Guest essay by Don J. Easterbrook, Dept. of Geology, Western Washington University
Last week in my post ‘‘The cause of pause in global warming,” I presented data showing that the lack of global warming was not the ‘biggest mystery in climate science,’ “but, in fact, it really isn’t a mystery at all, it was predicted in 1999 on the basis of consistent, recurring patterns of the Pacific Decadal Oscillation (PDO) and Atlantic Multidecadal Oscillation (AMO) and global climate.” This precipitated an avalanche of caustic comments by Bob Tisdale, almost all of which were totally irrelevant to what I said. This post is to set the record straight so there is no misunderstanding of the situation.
I like Willis Eschenback’s caveat: “if you disagree with something that I or someone else said, please QUOTE THEIR EXACT WORDS and state your objection. That way we can all understand just what you are objecting to, and the nature of your objection.” With that in mind, here is the crux of what I said.
“Each time the PDO was warm, global climate warmed; each time the PDO was cool, global climate cooled.” “Each of the two PDO warm periods (1915-1945 and 1978-1998) and the three cool periods (1880-1915, 1945-1977, 1999-2014) lasted 25-30 years. If the flip of the PDO into its cool mode in 1999 persists, the global climate should cool for the next several decades. “
Figure 4. (Top) PDO fluctuations and projections to 2040 based on past PDO history.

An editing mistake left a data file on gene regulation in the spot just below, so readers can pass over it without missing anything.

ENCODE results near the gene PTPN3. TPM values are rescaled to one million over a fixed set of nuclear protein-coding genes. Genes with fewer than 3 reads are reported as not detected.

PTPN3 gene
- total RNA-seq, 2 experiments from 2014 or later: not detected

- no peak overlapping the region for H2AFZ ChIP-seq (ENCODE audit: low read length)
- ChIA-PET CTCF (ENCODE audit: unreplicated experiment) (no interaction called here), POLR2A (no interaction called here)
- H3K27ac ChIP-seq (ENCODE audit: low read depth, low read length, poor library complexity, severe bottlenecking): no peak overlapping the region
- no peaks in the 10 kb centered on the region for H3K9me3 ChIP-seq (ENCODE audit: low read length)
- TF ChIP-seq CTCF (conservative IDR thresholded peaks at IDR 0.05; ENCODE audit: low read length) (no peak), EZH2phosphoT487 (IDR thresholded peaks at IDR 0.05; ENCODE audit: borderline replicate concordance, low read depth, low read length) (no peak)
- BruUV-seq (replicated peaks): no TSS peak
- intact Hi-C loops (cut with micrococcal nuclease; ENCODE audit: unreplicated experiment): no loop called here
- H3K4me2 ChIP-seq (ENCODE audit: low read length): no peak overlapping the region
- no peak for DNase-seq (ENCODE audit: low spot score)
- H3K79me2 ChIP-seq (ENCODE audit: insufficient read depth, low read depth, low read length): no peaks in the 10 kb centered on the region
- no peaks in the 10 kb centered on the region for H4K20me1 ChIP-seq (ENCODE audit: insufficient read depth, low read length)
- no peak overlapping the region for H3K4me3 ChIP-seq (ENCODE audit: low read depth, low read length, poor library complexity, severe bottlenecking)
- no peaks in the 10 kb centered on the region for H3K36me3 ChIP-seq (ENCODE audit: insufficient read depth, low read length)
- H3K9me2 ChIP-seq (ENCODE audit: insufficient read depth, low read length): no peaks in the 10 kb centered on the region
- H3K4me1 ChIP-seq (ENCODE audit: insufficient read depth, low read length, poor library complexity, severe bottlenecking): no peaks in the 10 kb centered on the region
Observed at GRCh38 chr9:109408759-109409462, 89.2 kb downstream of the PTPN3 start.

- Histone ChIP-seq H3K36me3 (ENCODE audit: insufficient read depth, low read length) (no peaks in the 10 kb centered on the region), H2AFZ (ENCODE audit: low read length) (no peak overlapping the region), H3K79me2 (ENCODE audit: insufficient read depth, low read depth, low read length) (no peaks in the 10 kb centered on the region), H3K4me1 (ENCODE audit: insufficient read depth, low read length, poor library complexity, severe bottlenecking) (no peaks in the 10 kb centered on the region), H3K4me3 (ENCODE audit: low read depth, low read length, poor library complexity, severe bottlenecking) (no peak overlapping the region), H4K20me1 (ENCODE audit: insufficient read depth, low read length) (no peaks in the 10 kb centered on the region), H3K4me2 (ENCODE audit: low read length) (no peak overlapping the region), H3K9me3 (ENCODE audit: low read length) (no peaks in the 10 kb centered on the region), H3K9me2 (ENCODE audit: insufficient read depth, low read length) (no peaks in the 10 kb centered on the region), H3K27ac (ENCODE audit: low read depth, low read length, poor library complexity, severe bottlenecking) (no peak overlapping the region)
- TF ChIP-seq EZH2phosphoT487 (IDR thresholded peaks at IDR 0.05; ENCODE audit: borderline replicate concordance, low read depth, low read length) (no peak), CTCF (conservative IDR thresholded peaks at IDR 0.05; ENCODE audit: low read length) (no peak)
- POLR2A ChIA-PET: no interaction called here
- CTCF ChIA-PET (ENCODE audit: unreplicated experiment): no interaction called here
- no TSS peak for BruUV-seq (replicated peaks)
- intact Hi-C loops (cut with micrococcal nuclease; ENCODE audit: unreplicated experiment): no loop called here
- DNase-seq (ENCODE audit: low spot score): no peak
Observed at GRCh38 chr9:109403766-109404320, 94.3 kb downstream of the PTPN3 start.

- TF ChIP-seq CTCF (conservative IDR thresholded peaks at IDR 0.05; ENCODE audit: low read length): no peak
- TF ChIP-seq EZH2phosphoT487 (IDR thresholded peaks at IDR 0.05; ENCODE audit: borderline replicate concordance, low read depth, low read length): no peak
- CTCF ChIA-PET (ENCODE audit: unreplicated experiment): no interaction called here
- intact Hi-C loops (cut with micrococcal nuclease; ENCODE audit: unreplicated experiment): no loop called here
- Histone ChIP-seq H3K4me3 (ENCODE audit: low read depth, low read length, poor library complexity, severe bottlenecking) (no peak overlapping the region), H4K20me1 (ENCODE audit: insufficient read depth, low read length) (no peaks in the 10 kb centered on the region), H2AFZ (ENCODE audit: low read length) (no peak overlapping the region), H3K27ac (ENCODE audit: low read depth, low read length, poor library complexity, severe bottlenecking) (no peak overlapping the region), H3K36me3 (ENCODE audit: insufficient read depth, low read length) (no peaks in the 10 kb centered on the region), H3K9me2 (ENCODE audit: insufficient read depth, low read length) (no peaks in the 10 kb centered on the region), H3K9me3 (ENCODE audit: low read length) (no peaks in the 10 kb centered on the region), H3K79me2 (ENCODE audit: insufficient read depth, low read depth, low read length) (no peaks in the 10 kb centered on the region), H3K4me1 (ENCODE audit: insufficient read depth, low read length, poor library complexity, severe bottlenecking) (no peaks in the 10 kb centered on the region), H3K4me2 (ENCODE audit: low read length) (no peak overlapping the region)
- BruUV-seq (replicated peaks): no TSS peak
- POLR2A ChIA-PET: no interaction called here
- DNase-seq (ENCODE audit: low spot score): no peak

Figure 4. (Bottom) Projected global cooling in coming decades based on extrapolation of past PDO recurring patterns.
I plotted the oxygen isotope measurements made by Stuiver and Grootes (1997) for the past 450 years, which,
”showed about 40, regularly-spaced, warm/cool periods with average cycles of 27 years, very similar to the PDO cycle. There was no way to determine what the PDO looked like that far back, but the GISP2 warm/cool cycles were so consistent that correlation with PDO 25-30 year cycles seemed like a good possibility. Historically known warm/cool periods showed up in the GISP2 curve, i.e., the 1945-1977 cool period, the 1915-1945 warm period, the 1880-1915 cool period, the Little Ice Age, Dalton Minimum cooling, the Maunder Minimum cooling, and many others, lending credence to the validity of the GISP2 measurements.”
Figure 5. Warm and cool periods to 1480 AD from oxygen isotope measurements from the GISP2 Greenland ice core. The average length of a warm or cool cycle is 27 years.
“The ‘mysterious pause’ in global warming is really not mysterious at all. It is simply the continuation of climatic cycles that have been going on for hundreds of years. It was predicted in 1999, based on repeated patterns of cyclical warm and cool PDO phases so it is neither mysterious nor surprising. The lack of global warming for the past 17 years is just as predicted. Continued cooling for the next few decades will totally vindicate this prediction. Time and nature will be the final judge of these predictions.